The Team


I was born in the early sixties in Southern California, first son of an unlikely pair: a self-professed Texas cowboy and an immigrant fleeing the poverty and devastation of postwar Europe. 

Music was always in our house, but not a lot of Rock n Roll. My dad favored country, with a small dash of early Rock n Roll—a big Johnny Cash fan. Mom couldn't stand the stuff, preferring the soothing sounds of Nat King Cole and Englebert Humperdink—still her favorite! I adore my mom; she is still around and for that I am very grateful. But when it comes to my love of Rock n Roll, well that didn’t come from her. 

Christian Swain, co-creator and host of Rock N Roll Archaeology and lead singer in Tinman

Christian Swain, co-creator and host of Rock N Roll Archaeology and lead singer in Tinman

Looking back decades later, it’s pretty obvious I was waiting for something to come along and hook me.  It could have been anything: I’ve always been a very driven, borderline-obsessive kinda guy. Fortunately for me and for everyone else, it was music—Rock n Roll music—that hooked me first and hooked me hardest. 

And I am still hooked.

Now I was not born a natural singer and I certainly didn't have any training or experience beyond yelling at the top of my lungs, bouncing on the bed with air guitar in hand. I had drive and attitude, and I had my records. I put in the hours and studied on my own. I listened intently, read voraciously, talked about it constantly.  I picked pieces from everyone—Beatles and Stones, Pistols and Ramones. By the time I was eighteen, every square inch of wall and ceiling in my bedroom was covered with pictures of all my musical heroes.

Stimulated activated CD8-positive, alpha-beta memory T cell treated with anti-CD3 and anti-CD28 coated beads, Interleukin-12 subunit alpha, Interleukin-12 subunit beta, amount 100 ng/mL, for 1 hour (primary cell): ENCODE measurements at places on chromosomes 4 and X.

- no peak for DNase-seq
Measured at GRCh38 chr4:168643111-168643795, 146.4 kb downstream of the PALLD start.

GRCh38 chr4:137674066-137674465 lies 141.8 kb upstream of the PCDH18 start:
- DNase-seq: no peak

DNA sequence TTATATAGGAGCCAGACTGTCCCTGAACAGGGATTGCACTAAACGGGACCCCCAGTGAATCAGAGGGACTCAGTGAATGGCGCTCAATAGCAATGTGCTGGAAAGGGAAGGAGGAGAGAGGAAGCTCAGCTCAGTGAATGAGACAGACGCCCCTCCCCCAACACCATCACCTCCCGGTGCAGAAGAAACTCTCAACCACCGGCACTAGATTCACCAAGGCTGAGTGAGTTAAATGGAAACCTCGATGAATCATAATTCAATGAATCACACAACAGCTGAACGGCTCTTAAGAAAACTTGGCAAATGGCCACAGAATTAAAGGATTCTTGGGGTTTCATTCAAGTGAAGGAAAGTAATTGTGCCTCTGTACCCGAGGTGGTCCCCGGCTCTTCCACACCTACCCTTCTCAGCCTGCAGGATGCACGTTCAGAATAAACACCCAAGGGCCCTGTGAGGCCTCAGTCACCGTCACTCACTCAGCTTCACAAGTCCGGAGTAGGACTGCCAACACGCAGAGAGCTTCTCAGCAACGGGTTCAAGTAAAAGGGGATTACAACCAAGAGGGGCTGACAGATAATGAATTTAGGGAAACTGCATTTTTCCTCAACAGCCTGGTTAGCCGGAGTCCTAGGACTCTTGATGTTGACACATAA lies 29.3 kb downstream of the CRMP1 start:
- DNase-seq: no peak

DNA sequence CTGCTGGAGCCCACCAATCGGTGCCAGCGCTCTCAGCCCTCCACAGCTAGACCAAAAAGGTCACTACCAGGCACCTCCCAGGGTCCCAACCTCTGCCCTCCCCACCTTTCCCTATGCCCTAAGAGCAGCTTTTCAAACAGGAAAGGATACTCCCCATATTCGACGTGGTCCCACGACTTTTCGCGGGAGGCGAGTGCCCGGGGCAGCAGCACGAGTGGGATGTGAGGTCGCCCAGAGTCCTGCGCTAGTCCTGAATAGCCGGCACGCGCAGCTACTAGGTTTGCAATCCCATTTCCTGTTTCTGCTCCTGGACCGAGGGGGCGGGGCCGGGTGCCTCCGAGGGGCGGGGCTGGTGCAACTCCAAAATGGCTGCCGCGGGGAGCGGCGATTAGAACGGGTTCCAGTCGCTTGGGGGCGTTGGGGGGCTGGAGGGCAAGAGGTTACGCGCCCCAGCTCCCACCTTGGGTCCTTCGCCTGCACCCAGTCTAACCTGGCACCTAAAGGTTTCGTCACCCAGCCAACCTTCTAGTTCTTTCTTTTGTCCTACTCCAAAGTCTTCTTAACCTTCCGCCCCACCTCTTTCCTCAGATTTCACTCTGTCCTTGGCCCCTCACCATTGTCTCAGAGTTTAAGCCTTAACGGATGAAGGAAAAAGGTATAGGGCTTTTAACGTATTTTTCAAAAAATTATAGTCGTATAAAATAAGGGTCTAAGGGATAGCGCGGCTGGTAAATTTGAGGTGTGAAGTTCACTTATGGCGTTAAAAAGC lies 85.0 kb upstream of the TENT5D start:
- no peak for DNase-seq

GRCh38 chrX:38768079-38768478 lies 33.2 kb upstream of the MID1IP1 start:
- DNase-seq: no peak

In my twenties I gave it a hell of a run. I sang and played and wrote songs, put together numerous bands—a couple of them were actually pretty good. I did odd jobs, hustled, mooched off my parents and my girlfriends, lived in my car for a while. I sweated out sets on the famous stages of clubland—LA and Hollywood.  

But in the end, my talent was limited and the star-maker machinery wasn't interested in what I had to offer. As I said, I gave it a good run. 

So I traded in my leather pants and mike stand for a suit and tie, and moved into the tech world. In some ways this still served my artist’s heart. What is a salesman after all: an actor evangelizing his wares, a lead singer egging on the crowd? I can do that, I thought. Sure I can. 

And I have been fortunate, I was in the right place and right time. I caught the tech boom on the upswing, and I got out at a good time. I’ve done okay with it, made a few dollars. So even if it was my second choice in life, I won’t put it down. It worked out pretty damn well, really. 

Performing music was folded up nicely and put away in a drawer like a cherished concert t-shirt.  For over a decade that shirt stayed in the drawer. But it was always there, I always kept it. No longer a starving artist, I could afford to see all the great bands as they came through on the latest tours. I traveled widely, and added new names, new sounds, new places, to my palette of experiences.  A different, wider education. My music collection grew enormously.  

I found a new and deeper love for the classics of Rock n Roll.  I picked through my father’s old records to get to the rockabilly. I found the soul music groove, felt the heartbreak from the singer-songwriters, stayed up late with the artsy angst of the New York scene. One song led to another and another and another.  

In early 2004, I was asked to record some new songs with some new friends. I laid claim to having been a singer—once upon a time. So they took me up on it, called me out. Okay. 

I was astounded by the leaps technology had made—a home studio that was better than the Record Plant or Olympic or Abbey Road, where my heroes had cut their tracks—all on an inexpensive home computer. I found myself wanting to perform again and one day just decided to just do it, form a band.